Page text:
Saturday, February 15, 2014
Daily Times Editorial Feb 16, 2014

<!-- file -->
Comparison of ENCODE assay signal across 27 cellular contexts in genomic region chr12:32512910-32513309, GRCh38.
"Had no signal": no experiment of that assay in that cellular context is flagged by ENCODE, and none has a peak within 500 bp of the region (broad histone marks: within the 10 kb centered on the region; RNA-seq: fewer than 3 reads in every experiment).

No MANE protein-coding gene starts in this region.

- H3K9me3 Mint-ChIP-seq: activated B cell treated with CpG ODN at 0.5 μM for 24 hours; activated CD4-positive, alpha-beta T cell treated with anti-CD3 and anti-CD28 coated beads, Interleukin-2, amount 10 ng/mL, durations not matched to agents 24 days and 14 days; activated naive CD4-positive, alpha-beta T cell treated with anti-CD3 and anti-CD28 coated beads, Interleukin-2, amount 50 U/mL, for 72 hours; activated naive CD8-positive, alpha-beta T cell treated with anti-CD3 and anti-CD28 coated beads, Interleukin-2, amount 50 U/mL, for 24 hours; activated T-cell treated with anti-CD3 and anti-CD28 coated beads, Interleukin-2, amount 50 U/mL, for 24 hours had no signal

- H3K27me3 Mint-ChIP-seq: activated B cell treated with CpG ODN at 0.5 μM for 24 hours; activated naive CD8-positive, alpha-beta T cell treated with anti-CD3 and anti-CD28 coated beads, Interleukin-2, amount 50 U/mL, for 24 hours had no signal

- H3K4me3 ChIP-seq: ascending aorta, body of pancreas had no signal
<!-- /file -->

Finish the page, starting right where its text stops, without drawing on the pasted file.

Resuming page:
Peace talks impasse? It was perhaps inevitable that the wave of intensified attacks by terrorists since the talks with the Tehreek-e-Taliban Pakistan (TTP) began should sooner or later become a serious threat to the very continuation of the dialogue. That point appeared to have been reached on Friday when the two committees appointed by the government and the TTP met, later producing a joint statement. The statement reveals more in what it does not say rather than what it explicitly spells out. The committees want the TTP to suspend all terrorist attacks while the talks are ongoing. In a bit of face saving, the TTP-appointed committee put in its two cents worth by asking the government too not to take any actions that may impact negatively on the talks. As though the government has actually lifted even a finger to assault the terrorists! One positive in the statement was the call for the TTP to release kidnapees Shahbaz Taseer and Haider Gilani, the sons of slain Governor Salmaan Taseer and former prime minister Yousaf Raza Gilani. One hopes that the talks process will at least yield this humanitarian outcome. The TTP-appointed committee’s head, Maulana Samiul Haq, called an ulema conference on Saturday to garner support for the peace talks. He also voiced his hope (as did fellow committee member Professor Ibrahim of the Jamaat-e-Islami) that a ceasefire would be achieved within 48 hours. We shall see. The TTP are being consulted by Samiul Haq and company regarding the government’s strict message that a continuation of the attacks and the talks cannot run side by side. In the first 45 days of 2014, 46 attacks have occurred all over the country, in which 361 people have been killed (277 civilians, 84 personnel of the security forces) and 487 injured. And all this was going on while not a single drone strike was in evidence since December 2013. That should take the wind out of the sails of those like Imran Khan who had pegged the terrorist attacks to retaliation against drones. And Imran Khan’s statement the other day that the former COAS said there were only 40 percent chances of a military operation succeeding was a case of the PTI leader either deliberately or because he failed to properly understand what General Kayani said, turning facts in their head. PML-N’s Raja Zafarul Haq told the Senate that in fact General Kayani had said a military operation would bring down terrorist attacks by 40 percent straight away. Of the 46 attacks since January 1, the TTP has only taken responsibility for one, the bombing that killed policemen in their bus in Karachi. All the other attacks have either been denied by them or a pregnant silence maintained. Conspiracy theories of a ‘third force’ operating to sabotage the peace talks have proved to be so much hot air. Attacks in Karachi and elsewhere in the country are continuing. A Rangers sector commander in Korangi, Karachi, escaped a suicide bombing on Friday but four people, including a Rangers officer, were injured. This is the same area in which three polio workers were gunned down last month. Peshawar’s cinemas have closed indefinitely after two recent blasts. Eight people were wounded on Friday in the same city in a blast targeting a police car. The Wall Street Journal reports that the Taliban control one-third of Karachi. Sobering facts indeed. The prospects for the peace talks were always dim. First and foremost, what the growing frustration of the committees shows is that the composition of these committees, in which the government or elected members of parliament on the one hand, and the TTP on the other are not directly represented, have no powers to take decisions, but can only act as conduits passing messages back and forth between the government and the TTP. This could turn out to be a long and cumbersome process which, if the terrorist incidents continue, could come a cropper soon. The sixty four thousand dollar question then remains, what Plan B, if any, does the government have? Is the military preparing to take action in case the talks fail? Will the civilian and military sides agree on what is to be done and how to go about it? The next few days bear watching.